Page:Popular Science Monthly Volume 11.djvu/401

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THE

POPULAR SCIENCE

MONTHLY.



AUGUST, 1877.



THE CLIMATIC INFLUENCE OF VEGETATION.—A PLEA FOR OUR FORESTS.
By F. L. OSWALD, M.D.

"AS a fellow Unitarian, I feel sorry for the Turks," Dr. Schliemann writes from Salonica, "but, as a respecter of God's physical laws, I must own that they deserve their fate. Men who for twenty generations have proved themselves tree-destroyers on principle, have no right to complain if the world rises against them."

It would be well for the world if for the last twenty generations the Turks had been the only "tree-destroyers on principle." Since the advent of the Christian religion, the physical history of our planet records the steady growth of a desert, which made its first appearance on the dry table-land of Southern Syria, and gradually spreading eastward down the Euphrates toward Afghanistan, and westward along both shores of the Mediterranean, now extends from Eastern Persia to the western extremity of Portugal, and sends its harbingers into Southern France and the southeastern provinces of European Russia. Like a virulent cancer, the azoic sand-drifts of the Moab Desert have eaten their way into Southern Europe and Northern Africa, and dried up the life-springs of districts which beyond all dispute were once the garden-regions of this earth.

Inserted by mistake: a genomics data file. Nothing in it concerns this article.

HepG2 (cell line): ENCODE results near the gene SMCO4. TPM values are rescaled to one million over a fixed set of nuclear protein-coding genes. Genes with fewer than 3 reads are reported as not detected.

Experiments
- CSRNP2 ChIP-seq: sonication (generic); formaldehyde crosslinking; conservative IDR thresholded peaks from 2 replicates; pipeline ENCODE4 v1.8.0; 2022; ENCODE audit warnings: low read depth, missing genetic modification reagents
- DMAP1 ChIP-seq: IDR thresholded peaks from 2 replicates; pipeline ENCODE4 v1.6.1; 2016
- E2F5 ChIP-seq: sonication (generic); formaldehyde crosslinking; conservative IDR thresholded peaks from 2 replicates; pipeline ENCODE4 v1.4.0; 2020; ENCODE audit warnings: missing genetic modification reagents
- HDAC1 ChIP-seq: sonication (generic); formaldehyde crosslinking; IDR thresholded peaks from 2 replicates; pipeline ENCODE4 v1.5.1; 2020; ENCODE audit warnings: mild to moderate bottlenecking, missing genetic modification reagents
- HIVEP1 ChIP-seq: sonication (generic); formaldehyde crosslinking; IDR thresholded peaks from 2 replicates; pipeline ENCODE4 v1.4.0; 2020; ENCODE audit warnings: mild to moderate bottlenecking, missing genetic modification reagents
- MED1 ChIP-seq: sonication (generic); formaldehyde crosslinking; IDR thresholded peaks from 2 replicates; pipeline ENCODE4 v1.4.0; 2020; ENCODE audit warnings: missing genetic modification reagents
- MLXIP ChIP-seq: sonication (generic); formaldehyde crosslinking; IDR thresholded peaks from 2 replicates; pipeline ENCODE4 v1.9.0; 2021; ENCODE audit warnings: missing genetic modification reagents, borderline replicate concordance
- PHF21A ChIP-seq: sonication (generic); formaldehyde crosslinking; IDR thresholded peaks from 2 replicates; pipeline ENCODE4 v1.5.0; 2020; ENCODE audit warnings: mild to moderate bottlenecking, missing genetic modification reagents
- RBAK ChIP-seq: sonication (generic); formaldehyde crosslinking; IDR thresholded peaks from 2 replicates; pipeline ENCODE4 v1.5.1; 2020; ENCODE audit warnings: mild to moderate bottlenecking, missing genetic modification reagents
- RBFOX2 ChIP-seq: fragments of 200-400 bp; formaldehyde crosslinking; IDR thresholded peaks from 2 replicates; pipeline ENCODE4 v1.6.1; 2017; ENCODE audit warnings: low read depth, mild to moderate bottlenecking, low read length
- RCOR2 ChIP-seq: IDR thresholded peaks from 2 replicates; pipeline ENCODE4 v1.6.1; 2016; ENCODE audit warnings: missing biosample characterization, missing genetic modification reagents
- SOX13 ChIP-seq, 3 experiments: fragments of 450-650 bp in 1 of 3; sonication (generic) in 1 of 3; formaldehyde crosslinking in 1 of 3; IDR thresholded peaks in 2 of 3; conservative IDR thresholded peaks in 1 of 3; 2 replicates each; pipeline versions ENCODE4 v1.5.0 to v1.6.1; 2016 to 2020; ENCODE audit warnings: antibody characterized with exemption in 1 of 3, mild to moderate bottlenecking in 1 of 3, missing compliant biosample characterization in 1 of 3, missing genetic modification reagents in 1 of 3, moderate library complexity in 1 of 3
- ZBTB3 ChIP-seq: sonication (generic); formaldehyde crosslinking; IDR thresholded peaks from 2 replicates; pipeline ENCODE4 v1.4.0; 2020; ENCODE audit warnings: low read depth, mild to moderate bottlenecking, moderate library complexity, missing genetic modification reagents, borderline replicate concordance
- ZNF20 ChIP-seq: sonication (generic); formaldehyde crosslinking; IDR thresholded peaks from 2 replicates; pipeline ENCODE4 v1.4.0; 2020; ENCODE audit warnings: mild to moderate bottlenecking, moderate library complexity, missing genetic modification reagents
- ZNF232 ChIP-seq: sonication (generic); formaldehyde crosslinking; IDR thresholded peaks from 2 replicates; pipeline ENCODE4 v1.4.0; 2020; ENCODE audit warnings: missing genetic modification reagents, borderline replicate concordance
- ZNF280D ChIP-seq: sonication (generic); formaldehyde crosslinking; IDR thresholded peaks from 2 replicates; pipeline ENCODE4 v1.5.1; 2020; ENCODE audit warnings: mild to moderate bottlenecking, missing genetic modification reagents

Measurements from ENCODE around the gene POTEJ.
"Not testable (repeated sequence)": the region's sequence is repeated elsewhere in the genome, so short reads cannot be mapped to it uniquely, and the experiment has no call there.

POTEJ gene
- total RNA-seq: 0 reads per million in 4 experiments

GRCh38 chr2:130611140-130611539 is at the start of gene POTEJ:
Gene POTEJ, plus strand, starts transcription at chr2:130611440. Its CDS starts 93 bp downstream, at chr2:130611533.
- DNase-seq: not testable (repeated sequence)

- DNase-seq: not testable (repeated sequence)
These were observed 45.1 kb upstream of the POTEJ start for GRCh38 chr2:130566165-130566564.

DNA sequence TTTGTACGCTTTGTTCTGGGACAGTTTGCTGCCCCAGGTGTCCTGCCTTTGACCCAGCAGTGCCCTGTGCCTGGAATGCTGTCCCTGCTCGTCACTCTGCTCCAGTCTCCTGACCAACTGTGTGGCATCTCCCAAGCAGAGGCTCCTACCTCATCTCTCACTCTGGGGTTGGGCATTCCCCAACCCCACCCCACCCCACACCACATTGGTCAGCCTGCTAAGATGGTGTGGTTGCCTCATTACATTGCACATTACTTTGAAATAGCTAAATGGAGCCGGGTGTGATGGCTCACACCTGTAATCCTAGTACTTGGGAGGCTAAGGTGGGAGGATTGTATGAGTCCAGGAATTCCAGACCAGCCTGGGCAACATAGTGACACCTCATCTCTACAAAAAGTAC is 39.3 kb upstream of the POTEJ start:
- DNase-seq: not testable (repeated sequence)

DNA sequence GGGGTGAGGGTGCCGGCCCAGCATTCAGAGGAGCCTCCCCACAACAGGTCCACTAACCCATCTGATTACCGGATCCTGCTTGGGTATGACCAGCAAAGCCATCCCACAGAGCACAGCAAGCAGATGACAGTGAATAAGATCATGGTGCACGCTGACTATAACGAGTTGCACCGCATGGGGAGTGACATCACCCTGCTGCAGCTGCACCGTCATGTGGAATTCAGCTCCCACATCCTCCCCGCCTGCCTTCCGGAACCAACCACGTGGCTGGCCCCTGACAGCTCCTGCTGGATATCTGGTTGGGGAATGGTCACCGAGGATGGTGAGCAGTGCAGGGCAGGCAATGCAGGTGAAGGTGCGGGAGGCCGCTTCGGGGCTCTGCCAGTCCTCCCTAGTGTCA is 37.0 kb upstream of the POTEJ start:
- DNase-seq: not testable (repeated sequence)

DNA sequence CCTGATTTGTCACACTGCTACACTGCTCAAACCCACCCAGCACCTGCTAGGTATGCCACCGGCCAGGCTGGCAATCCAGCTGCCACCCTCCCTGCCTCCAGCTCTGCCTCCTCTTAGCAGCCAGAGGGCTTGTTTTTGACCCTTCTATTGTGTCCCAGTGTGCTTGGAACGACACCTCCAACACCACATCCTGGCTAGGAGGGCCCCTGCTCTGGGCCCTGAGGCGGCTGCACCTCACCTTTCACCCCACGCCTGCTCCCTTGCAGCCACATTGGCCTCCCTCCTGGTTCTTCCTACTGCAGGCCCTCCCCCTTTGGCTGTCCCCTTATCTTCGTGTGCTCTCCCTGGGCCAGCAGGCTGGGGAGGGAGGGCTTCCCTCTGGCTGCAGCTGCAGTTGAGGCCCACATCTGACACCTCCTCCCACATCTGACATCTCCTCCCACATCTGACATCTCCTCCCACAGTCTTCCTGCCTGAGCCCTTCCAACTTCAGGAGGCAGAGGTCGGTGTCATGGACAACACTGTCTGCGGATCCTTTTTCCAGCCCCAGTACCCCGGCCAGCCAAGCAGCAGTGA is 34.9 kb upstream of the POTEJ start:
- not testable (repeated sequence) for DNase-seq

Prince de Ligne, countryman and contemporary of Maria Theresa, wrote an essay "On the Location of the Earthly Paradise," and, after some reflections on the hygienic influence of different climates, calls attention to the fact that "paradise-traditions, in locating the garden of Eden, differ only in regard to longitude, but not to latitude. The latitude keeps always near the snow-boundary, a line just south of the regions where snow may fall, but will not stay on the ground. It passes through Thibet, Cashmere, Northern Persia, and Asia Minor,